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Your First Dance Social: Do’s and Don’ts

So, you’ve worked up the courage to actually make it through the club doors (if you haven’t yet, click here), and are now faced with loud noise, crowded tables, and whirling bodies. How to make sense of this madness? Well, first…

Stake out your position

Before you wade in, watch the action. You’re looking for the ‘loading bays’ – where followers tend to cluster and leaders go to ask for dances. You also what to see how ‘traditional’ the space is – are the women primarily waiting to be asked to dance, and men doing the asking, or is there plenty of role reversal on both sides? Yes, I know this is an age of liberty, but at least until you’ve gotten to know the locals, it’s best the follow the ‘When in Rome’ rule (do as the Romans do).

About confidence

As with most things in life, confidence – or at least the appearance of confidence – is key. Start by making eye contact with other people and smiling. This establishes you as a friendly, outgoing person they might like to know better. Try and stay as relaxed as possible – have a drink if it helps (no more then one though). The social arena is nothing but a complex game of dress-up, with everyone hiding their own insecurities behind a nice outfit and witty banter – if you can come to recognize that, no one can intimidate you.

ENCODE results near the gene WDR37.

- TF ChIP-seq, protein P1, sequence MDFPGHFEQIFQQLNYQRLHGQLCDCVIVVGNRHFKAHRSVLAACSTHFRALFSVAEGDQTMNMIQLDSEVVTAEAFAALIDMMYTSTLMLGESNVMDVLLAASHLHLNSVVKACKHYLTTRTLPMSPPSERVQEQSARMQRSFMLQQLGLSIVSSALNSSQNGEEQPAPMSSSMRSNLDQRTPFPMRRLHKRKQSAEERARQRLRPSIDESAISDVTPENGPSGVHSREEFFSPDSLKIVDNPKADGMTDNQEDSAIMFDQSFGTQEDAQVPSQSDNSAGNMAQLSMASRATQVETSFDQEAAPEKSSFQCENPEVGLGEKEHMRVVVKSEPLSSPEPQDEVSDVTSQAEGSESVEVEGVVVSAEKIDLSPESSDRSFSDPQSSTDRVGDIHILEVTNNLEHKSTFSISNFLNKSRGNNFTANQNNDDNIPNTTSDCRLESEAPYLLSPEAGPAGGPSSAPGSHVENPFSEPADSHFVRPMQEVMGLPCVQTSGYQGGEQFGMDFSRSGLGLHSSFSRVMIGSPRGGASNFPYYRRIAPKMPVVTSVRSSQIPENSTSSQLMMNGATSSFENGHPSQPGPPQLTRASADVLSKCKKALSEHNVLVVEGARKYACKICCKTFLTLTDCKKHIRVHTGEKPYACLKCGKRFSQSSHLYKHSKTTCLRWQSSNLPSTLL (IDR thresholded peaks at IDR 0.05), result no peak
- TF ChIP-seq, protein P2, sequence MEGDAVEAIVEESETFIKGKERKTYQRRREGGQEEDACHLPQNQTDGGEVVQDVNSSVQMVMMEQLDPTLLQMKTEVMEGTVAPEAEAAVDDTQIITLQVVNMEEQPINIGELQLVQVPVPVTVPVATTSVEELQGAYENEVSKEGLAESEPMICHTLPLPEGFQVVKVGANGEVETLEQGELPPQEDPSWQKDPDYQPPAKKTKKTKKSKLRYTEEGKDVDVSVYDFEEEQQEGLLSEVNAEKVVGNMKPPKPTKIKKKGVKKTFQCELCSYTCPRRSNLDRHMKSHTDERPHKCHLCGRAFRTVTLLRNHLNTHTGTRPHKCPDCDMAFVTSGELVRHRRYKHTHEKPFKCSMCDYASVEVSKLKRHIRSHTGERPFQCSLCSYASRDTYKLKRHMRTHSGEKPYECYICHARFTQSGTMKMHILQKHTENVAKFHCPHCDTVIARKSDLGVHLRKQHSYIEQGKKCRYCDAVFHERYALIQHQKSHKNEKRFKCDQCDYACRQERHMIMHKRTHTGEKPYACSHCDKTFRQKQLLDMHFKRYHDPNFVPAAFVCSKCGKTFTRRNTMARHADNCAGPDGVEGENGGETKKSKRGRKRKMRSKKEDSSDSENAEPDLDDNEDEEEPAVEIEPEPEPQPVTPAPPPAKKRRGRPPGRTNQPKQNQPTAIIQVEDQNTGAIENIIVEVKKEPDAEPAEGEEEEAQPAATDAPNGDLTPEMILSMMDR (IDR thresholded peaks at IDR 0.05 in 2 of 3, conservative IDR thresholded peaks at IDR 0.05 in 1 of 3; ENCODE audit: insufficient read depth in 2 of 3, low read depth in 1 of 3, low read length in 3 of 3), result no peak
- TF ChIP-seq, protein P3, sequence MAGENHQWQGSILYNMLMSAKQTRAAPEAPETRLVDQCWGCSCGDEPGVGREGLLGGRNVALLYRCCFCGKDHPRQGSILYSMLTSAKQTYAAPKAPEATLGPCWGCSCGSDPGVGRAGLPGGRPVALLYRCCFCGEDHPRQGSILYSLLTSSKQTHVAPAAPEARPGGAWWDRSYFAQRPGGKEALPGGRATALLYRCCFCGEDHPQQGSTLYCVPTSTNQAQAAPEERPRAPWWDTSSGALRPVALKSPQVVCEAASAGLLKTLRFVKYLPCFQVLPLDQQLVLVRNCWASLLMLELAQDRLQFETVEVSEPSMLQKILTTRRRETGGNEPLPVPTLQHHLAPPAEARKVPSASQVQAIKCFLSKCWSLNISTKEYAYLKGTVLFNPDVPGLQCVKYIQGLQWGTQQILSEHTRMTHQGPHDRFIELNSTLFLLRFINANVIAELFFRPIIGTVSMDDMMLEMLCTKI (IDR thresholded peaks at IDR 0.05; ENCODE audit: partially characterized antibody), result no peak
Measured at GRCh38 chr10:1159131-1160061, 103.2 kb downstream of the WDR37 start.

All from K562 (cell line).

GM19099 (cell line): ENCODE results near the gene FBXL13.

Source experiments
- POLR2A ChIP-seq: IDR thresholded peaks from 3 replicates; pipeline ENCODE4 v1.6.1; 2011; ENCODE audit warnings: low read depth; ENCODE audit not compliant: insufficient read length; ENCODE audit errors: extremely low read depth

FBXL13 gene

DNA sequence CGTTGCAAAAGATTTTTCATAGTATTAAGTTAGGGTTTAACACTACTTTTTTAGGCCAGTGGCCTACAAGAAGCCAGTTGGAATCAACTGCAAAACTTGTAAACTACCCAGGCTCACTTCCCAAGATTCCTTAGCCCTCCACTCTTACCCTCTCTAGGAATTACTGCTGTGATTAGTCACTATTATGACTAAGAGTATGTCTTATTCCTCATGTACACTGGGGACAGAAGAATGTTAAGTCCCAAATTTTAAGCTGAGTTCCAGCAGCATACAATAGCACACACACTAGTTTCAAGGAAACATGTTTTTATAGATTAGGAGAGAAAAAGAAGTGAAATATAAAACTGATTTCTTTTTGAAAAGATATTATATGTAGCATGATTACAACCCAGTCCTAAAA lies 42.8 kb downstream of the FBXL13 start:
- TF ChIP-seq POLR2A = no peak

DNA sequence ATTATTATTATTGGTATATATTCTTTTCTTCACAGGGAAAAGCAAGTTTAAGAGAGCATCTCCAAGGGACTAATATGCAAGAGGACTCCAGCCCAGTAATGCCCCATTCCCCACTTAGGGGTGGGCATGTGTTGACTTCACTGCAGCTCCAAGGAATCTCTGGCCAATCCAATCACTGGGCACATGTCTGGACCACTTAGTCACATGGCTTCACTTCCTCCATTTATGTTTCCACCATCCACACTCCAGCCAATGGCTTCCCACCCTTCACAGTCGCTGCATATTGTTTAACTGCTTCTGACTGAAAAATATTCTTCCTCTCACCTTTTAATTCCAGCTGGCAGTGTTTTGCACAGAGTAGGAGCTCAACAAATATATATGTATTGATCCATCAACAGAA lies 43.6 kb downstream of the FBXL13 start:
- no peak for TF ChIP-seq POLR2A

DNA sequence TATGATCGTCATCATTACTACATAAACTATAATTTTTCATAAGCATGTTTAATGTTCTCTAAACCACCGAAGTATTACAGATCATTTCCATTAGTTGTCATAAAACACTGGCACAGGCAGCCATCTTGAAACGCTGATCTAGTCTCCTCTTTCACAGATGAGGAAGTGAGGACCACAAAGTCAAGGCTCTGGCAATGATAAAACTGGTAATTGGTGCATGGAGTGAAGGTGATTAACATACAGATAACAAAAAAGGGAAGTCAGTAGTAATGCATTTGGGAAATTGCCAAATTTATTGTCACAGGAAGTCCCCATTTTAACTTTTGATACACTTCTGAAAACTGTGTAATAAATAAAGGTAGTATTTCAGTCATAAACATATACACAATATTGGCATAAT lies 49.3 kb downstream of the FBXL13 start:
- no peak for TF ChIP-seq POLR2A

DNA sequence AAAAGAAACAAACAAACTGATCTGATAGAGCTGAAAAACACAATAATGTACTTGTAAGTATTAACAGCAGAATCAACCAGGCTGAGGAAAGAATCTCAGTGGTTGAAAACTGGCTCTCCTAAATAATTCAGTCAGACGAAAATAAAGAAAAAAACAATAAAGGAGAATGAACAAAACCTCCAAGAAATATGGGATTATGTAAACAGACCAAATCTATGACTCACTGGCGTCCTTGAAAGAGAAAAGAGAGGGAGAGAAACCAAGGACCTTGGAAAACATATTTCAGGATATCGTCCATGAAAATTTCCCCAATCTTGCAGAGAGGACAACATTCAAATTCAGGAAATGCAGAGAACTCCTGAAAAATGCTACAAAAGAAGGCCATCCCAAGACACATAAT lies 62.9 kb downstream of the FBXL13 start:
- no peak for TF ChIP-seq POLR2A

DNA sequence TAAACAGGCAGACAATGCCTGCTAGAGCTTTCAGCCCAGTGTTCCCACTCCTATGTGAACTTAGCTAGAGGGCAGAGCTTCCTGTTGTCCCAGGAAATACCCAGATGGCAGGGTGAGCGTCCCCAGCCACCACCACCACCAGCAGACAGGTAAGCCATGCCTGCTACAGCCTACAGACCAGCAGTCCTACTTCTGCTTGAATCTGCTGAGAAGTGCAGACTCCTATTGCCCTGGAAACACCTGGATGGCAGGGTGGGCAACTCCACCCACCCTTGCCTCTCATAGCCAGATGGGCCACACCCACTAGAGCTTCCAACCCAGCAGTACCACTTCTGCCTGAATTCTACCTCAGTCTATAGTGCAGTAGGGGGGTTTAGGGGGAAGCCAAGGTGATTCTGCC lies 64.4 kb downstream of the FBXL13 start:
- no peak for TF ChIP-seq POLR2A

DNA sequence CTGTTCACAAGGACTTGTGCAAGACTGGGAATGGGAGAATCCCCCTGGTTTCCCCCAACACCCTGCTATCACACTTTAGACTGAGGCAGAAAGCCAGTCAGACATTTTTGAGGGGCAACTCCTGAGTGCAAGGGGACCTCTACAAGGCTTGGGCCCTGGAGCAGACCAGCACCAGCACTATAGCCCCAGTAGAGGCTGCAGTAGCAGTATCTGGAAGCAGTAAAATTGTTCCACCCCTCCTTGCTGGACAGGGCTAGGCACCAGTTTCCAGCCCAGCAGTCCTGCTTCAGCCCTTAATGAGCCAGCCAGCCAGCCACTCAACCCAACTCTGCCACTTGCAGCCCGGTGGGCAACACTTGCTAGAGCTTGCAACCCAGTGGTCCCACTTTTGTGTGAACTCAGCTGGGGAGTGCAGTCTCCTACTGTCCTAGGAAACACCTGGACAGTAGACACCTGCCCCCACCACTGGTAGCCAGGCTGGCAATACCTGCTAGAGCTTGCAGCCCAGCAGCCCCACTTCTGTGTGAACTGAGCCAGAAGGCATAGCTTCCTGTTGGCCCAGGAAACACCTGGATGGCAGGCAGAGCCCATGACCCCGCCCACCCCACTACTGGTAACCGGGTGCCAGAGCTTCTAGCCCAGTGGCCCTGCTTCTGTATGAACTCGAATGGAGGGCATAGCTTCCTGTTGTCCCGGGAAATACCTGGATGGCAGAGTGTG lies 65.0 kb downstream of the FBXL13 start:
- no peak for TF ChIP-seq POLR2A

If you’re doing the asking

Keep it simple, keep it direct. Try and make eye contact with your prospect as you move towards them – if they hold your gaze, you’re good to go. Avoid obvious couples, but don’t hesitate to tap the shoulder of your target in a circle of friends. It’s easy to find reasons not to ask people, so try finding reasons why you should instead! What’s the worst that could happen? I’ve been told ‘no’ many times, and the world hasn’t ended yet.

When you’re close enough, keep your offer short and sweet; a ‘care to dance?’ paired with an offered arm leaves no room to confuse your intentions.

If waiting to be asked

Remember those places where all the leaders go to find partners? Position yourself there, or just stake out a place on the edge of the dance floor. Catch the eye of would-be partners as they circulate by, and put on your best smile. Also, keep the arms uncrossed, or you’ll look like you’re ready to berate the next dancer who walks up to you. Depending on what you see others do (and by ‘others’, I mean the ones who get called up to dance over and over) you might even let yourself dance a bit on the spot, or just sway to the music. All this helps you come across as someone who’s ready to accept a dance. It might feel strange and out of your comfort zone, but it will also score you far more dances then you would safely behind a table with your martini.

You now have the skills to get into the social scene and onto the dance floor. Now how do we keep from looking like a donkey once we get there? Tune in next time!

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